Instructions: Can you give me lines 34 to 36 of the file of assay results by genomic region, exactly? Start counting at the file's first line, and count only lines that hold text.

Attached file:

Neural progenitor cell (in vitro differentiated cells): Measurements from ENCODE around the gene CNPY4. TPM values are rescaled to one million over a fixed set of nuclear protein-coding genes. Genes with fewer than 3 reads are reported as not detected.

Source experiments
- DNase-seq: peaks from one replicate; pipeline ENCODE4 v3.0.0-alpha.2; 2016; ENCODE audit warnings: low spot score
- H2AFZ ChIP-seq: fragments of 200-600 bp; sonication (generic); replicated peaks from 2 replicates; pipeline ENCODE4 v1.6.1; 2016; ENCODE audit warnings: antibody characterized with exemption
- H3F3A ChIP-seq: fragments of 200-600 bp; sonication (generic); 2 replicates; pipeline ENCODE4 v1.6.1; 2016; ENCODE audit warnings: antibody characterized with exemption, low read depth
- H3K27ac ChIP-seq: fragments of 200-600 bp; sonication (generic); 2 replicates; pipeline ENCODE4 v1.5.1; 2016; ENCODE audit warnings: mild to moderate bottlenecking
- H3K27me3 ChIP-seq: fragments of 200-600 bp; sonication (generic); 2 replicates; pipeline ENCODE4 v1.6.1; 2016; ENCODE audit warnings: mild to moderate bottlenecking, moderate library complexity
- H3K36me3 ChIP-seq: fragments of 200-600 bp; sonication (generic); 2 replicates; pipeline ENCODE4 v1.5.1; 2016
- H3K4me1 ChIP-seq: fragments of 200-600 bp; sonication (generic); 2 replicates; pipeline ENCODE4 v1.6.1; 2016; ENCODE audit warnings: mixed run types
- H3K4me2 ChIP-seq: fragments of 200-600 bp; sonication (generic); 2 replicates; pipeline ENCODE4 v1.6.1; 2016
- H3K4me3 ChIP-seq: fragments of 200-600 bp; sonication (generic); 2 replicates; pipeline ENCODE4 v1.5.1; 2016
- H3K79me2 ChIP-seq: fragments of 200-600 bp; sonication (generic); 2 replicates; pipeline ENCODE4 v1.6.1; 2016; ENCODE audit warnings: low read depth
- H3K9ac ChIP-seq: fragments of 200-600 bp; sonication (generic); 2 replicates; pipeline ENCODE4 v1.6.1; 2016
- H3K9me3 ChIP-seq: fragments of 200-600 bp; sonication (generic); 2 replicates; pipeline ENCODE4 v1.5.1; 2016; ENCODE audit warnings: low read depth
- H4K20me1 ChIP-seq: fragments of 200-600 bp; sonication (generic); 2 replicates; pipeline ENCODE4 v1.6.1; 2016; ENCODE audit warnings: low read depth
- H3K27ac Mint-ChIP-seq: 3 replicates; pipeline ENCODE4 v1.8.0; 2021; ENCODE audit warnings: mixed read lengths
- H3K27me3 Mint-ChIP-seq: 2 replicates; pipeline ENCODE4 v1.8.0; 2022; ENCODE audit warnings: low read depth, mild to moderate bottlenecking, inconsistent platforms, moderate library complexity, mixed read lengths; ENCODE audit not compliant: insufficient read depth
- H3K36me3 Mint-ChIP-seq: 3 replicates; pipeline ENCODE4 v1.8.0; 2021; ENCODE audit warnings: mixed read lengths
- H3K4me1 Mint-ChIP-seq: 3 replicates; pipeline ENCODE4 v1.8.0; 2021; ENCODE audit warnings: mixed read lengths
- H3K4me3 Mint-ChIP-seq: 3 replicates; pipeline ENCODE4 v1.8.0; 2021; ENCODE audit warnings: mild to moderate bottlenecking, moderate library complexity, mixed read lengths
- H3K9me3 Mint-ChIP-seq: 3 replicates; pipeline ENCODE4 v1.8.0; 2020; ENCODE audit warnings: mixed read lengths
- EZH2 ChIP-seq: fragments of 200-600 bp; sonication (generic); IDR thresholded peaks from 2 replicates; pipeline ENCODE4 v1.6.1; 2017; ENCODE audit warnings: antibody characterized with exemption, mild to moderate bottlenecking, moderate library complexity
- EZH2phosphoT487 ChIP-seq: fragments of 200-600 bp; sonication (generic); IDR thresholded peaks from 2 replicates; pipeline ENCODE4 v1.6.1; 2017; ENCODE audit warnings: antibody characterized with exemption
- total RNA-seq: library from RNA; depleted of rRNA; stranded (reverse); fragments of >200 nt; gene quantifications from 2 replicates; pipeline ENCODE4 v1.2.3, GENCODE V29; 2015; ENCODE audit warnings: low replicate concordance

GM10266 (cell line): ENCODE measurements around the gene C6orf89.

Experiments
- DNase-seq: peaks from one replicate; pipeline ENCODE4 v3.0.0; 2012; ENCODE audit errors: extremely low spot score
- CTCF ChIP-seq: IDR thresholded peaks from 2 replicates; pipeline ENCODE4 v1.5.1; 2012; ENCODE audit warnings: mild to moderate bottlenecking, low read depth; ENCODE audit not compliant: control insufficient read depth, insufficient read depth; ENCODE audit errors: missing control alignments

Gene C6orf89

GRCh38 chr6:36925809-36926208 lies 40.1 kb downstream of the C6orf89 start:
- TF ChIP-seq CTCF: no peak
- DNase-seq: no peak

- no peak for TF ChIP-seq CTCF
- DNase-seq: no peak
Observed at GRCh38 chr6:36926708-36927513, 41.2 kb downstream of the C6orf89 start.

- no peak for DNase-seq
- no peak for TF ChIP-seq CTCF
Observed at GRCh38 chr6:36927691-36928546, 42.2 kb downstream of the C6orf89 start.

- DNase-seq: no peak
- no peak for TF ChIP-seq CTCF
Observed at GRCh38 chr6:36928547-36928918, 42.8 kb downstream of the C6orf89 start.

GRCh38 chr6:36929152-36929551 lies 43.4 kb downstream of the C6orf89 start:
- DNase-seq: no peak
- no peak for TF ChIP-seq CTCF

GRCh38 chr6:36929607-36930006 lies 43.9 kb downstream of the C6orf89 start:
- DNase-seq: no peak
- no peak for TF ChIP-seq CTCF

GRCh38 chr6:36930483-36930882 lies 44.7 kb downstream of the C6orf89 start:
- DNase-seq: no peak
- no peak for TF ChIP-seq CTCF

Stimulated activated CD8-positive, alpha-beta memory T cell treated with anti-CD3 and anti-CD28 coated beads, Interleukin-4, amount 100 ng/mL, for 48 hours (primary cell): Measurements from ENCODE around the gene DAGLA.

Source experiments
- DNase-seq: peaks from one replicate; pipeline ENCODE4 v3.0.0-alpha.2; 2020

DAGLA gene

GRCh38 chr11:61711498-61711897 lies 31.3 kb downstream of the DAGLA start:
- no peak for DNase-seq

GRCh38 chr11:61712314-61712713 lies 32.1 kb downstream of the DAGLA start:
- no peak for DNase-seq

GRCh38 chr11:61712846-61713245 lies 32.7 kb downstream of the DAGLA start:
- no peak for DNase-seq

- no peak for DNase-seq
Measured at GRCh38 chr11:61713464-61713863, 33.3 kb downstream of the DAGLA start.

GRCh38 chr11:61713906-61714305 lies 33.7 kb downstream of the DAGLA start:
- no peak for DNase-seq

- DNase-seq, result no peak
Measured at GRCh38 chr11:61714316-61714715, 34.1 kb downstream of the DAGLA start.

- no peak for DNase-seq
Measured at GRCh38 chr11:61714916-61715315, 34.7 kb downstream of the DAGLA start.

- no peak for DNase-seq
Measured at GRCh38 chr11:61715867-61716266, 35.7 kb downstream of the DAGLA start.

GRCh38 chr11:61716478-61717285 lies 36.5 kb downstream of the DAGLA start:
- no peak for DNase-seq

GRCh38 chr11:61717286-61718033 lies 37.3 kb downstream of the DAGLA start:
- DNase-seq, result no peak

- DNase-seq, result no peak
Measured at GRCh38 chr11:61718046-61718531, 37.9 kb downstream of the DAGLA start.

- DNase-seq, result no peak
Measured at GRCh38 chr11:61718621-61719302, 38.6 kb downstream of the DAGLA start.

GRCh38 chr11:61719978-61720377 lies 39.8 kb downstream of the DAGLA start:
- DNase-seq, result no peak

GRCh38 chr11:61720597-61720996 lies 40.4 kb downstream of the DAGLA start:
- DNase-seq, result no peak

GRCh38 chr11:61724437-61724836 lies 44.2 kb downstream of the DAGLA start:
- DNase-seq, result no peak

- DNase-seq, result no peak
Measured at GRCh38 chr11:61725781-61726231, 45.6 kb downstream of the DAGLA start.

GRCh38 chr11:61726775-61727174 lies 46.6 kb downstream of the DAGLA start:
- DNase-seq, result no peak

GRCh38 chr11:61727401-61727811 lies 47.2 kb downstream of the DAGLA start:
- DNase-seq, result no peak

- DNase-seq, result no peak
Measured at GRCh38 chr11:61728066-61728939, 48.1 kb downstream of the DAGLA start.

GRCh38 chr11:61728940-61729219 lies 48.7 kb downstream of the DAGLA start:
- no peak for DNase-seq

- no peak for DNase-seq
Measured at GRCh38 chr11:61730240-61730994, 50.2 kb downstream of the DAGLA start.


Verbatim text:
- DNase-seq: no peak
Observed at GRCh38 chr6:36926708-36927513, 41.2 kb downstream of the C6orf89 start.

- no peak for DNase-seq